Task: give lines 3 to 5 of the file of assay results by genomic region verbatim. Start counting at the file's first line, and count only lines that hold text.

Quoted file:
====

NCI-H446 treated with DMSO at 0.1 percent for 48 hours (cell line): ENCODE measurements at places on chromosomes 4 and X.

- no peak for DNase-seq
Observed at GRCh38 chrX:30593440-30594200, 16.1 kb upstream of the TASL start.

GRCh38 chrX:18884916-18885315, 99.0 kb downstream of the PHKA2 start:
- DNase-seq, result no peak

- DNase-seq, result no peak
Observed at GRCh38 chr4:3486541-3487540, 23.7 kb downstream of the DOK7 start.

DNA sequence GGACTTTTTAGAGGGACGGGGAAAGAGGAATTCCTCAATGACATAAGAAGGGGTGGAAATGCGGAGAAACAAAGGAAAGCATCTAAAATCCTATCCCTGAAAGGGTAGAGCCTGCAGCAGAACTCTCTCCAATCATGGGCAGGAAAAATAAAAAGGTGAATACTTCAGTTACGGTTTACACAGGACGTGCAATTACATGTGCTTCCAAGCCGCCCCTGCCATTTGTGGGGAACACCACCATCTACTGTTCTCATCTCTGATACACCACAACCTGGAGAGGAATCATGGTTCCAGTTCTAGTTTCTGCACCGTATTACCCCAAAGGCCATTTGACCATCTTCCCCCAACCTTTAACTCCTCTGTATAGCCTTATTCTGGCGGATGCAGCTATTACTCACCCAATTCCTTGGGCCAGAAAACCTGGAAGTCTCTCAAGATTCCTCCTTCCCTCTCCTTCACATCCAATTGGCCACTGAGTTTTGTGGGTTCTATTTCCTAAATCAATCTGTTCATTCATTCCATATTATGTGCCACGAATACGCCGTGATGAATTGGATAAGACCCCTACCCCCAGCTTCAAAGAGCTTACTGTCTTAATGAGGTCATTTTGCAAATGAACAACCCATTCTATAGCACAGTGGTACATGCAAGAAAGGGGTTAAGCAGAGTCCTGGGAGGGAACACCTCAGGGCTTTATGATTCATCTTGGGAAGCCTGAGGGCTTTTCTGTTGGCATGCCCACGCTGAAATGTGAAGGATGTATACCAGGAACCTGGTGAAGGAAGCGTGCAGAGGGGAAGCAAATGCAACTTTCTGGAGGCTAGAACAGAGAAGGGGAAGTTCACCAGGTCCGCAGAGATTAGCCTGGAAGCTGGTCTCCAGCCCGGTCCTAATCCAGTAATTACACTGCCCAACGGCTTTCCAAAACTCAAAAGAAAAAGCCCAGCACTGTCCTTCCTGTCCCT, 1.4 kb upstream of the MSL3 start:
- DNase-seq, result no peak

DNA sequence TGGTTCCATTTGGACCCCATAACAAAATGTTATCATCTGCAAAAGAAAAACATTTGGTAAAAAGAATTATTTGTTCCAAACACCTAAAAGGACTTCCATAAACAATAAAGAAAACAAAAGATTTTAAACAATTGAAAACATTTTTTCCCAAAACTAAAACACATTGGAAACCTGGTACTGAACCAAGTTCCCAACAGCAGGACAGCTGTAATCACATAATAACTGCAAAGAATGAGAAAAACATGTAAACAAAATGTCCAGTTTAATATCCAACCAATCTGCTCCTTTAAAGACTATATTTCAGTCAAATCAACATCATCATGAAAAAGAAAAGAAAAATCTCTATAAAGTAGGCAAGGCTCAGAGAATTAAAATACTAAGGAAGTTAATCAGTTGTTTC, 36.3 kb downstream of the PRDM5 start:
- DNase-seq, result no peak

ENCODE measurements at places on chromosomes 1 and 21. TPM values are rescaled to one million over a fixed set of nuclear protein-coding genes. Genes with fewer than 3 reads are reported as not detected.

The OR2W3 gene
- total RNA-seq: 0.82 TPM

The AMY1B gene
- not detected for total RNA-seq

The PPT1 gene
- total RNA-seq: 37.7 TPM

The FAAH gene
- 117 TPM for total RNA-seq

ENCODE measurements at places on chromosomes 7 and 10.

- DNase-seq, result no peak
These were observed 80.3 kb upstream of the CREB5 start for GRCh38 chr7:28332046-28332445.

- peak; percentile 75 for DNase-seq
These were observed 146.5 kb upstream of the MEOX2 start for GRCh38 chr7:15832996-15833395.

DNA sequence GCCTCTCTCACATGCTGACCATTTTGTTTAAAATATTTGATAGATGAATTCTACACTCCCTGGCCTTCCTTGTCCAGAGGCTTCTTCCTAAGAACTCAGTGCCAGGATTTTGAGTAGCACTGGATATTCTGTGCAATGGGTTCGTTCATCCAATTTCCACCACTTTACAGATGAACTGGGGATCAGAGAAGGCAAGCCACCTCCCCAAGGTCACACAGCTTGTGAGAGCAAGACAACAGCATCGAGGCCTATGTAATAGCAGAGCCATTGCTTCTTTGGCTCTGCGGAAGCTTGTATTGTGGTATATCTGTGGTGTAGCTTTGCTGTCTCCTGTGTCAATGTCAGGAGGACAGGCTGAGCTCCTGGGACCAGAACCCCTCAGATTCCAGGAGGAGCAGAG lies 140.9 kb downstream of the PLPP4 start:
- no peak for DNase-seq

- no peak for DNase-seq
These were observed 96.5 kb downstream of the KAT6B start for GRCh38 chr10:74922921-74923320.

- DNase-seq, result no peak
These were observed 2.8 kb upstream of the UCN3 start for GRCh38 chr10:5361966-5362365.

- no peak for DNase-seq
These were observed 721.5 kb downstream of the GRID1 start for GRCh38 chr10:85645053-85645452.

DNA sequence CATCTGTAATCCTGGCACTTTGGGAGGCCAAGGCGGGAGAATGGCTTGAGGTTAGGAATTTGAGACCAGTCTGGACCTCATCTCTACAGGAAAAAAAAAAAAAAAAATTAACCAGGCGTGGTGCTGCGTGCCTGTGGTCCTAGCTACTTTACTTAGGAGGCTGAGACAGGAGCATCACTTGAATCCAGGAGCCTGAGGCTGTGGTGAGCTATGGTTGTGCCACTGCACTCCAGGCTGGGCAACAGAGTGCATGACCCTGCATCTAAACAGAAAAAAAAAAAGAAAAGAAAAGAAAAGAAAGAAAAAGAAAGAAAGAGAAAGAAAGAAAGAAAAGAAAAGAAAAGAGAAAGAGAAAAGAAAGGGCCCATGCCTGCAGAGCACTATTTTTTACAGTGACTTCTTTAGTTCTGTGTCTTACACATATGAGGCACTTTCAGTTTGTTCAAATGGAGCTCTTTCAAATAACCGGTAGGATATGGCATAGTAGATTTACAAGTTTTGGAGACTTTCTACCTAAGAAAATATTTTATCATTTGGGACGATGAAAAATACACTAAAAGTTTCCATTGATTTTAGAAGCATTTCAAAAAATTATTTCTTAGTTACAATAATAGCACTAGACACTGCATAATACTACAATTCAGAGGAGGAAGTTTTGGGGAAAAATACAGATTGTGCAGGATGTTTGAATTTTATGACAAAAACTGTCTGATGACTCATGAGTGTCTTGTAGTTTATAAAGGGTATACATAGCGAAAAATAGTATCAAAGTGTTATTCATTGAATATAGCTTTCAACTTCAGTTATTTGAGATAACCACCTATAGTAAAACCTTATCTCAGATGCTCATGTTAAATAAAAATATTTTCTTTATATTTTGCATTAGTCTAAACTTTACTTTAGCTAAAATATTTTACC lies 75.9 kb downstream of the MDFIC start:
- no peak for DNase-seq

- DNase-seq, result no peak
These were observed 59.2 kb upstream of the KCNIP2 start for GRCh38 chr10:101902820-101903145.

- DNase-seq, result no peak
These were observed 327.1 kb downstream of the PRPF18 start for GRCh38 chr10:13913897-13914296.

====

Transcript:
Observed at GRCh38 chrX:30593440-30594200, 16.1 kb upstream of the TASL start.

GRCh38 chrX:18884916-18885315, 99.0 kb downstream of the PHKA2 start:
- DNase-seq, result no peak